LONDON (Aug. 11)
The British Council of Churches has produced a document on the Middle East, which the JTA understands is the British-Anglican contribution on this subject in advance of the forthcoming assembly of the World Council of Churches in Nairobi–the supreme body of the Protestant and Anglican faith.
It is understood that the British church is producing its own draft documents to counter material emanating from the World Council of Churches head offices in Geneva. Recently British church publications have attacked the Geneva center as having left-wing bias, condoning so-called liberation movements and use of power. The World Council, it will be recalled, gave a million dollars to “Arab refugee organizations,” and there was no way of knowing whether the money reached the PLO. In the 1930s the World Council’s counterpart gave nothing to Jewish refugees from Nazism.
The Mideast document was actually produced by the division of international affairs, jointly responsible to the British Council of Churches and the Conference of British Missionary Societies.
An entire section is entitled “Through Jewish Eyes” and it says. “The Jews as the people of God came to inherit a land promised by God.” It recapitulates Jewish history and suffering from religious prejudice and political anti-Semitism, and stresses the centrality of the land of Israel in Judaism as evinced in the phrase: “Next Year In Jerusalem.”
GOES FURTHER THAN CATHOLIC DOCUMENT
The Anglican document goes much further than the Catholics’ on the Jews. It sees Israel as “the place aimed at providing both a secure home for fugitives from persecution and a focal point for the Jewish sense of peoplehood.” It speaks of Jewish attitudes toward Israel ranging from Soviet Jewry wishing to settle there to those “who under no circumstances short of complete disaster would wish to uproot themselves.”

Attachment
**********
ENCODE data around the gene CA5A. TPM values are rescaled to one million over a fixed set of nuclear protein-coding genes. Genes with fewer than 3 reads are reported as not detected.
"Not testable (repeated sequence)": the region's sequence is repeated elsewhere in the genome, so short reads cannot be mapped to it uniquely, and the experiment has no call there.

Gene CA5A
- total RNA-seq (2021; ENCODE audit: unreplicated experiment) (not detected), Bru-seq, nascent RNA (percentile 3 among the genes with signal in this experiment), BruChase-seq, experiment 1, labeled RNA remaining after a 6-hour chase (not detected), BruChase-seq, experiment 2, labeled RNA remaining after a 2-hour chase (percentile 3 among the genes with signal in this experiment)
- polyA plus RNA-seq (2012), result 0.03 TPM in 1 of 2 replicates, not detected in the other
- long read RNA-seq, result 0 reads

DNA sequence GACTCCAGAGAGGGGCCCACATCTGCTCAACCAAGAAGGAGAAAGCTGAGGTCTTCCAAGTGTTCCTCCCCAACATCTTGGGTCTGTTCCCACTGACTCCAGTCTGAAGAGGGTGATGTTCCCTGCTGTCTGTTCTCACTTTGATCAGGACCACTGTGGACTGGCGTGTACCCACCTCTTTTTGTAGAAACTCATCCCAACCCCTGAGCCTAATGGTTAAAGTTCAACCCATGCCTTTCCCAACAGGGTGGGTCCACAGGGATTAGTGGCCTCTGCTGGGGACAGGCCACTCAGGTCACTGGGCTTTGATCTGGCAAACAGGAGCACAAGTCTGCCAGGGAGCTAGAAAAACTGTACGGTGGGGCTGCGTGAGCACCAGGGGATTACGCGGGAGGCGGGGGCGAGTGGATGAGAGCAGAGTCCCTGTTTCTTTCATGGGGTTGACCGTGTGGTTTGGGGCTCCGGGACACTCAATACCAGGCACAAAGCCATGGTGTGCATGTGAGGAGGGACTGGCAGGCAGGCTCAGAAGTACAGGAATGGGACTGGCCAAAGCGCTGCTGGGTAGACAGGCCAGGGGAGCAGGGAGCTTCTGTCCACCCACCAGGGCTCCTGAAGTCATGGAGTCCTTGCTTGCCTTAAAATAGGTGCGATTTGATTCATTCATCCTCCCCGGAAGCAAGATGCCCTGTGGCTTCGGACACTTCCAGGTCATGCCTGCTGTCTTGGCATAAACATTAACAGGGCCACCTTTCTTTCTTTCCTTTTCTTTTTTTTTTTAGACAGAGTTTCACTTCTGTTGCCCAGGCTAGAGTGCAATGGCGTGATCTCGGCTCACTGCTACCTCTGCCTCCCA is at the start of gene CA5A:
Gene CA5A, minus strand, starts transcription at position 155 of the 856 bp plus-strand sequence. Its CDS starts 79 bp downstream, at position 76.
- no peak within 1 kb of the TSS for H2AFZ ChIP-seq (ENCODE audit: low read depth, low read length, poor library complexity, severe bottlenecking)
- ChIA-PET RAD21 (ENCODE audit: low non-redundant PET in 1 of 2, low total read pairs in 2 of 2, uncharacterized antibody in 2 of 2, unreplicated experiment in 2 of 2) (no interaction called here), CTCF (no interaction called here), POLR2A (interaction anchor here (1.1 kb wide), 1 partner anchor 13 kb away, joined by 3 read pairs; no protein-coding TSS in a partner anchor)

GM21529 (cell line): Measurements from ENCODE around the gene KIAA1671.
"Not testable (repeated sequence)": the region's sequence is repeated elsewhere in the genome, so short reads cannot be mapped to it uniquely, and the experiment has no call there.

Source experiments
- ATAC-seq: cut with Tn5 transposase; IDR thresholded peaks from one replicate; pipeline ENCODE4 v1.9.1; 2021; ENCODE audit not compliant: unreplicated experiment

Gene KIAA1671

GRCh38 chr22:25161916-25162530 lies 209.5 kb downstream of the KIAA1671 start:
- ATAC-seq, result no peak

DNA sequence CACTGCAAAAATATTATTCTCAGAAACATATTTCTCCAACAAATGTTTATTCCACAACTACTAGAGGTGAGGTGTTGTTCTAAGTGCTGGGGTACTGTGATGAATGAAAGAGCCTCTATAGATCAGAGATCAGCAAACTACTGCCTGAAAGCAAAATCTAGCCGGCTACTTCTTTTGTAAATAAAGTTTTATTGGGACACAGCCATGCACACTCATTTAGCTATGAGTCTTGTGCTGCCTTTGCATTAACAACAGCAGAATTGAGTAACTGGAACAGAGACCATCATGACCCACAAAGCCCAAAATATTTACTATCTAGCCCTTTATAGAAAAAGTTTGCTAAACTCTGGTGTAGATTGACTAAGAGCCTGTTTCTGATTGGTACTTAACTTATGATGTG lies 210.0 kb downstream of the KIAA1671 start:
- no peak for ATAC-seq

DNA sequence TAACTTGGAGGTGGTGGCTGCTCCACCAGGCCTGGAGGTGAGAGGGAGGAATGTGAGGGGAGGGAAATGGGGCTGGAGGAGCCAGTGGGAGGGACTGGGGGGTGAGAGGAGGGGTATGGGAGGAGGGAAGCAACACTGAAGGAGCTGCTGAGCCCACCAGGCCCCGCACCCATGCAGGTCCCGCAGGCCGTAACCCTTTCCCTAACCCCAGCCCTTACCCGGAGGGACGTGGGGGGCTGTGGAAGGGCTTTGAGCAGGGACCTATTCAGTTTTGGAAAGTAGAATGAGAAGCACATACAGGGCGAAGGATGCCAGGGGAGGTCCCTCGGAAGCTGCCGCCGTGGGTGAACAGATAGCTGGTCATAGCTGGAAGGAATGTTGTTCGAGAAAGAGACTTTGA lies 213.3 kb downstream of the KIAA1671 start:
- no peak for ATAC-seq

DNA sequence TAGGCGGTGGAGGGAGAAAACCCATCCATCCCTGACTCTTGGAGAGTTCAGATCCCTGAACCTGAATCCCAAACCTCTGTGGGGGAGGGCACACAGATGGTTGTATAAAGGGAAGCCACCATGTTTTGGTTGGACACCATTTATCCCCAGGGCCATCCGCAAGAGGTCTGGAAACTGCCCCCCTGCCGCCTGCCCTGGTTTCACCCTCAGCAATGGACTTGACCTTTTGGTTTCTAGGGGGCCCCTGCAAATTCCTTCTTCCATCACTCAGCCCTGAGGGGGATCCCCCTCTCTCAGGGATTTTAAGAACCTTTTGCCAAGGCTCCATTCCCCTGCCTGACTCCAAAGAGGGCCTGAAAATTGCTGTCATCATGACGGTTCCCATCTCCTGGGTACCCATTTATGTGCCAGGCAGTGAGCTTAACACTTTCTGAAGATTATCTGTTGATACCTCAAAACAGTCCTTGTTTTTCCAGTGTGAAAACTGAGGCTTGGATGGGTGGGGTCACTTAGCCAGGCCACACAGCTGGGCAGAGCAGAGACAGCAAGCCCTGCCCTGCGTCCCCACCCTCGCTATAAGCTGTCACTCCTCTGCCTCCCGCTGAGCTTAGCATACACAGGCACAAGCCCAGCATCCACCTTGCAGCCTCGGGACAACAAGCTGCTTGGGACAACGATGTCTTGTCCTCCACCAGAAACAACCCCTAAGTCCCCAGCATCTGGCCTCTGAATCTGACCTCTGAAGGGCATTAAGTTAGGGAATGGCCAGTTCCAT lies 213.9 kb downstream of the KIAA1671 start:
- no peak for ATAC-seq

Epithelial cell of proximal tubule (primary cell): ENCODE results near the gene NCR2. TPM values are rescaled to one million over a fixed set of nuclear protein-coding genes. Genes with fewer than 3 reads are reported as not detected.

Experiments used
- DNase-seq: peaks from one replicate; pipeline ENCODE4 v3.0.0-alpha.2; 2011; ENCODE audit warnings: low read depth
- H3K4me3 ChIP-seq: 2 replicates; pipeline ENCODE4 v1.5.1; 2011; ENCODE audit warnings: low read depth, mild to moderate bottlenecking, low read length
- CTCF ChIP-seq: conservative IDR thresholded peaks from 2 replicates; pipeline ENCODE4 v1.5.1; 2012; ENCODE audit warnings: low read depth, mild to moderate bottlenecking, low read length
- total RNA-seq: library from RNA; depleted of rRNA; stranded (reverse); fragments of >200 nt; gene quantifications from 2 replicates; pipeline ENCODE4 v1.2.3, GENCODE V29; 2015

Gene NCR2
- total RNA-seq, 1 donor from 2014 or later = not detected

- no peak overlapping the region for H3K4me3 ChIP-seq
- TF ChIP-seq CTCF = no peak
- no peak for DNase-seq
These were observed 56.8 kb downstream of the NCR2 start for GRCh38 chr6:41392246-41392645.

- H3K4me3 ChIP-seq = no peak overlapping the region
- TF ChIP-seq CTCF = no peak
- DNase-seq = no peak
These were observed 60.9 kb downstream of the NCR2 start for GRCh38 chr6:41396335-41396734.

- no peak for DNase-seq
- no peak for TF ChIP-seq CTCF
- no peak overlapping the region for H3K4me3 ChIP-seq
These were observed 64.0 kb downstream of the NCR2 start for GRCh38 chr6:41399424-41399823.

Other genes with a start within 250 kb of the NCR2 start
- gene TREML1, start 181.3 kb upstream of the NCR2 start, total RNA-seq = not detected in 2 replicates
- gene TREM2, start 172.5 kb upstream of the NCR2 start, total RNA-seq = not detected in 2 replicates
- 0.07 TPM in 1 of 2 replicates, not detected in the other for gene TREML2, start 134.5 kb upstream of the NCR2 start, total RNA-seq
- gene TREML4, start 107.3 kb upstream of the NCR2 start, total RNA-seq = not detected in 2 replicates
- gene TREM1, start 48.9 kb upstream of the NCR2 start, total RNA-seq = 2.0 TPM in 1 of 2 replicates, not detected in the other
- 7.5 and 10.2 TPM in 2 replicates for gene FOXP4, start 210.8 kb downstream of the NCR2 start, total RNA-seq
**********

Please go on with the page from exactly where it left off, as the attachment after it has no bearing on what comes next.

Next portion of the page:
The church document holds that Jews every where feel a sense of close affinity with, and responsibility for the State of Israel “whose roots are deeply embedded in their own remarkable history.” Looking at the Mideast through Arab eyes, the Anglican authors maintain that “the British under the Mandate tried to reconcile the irreconcilable,” In surveying Arab attitudes, it notes their wish to oblige Israel to return to the 1949 armistice lines.
They also noted “the Arabs accepted neither the legality of the political partition of Palestine, nor the establishment of Israel, and resorted to force to prevent it.” Later, in discussing the PLO and its use of terrorism, the church document’s authors accept the prognosis that “the Jewish refugee problem led to the creation of the Arab refugee problem.”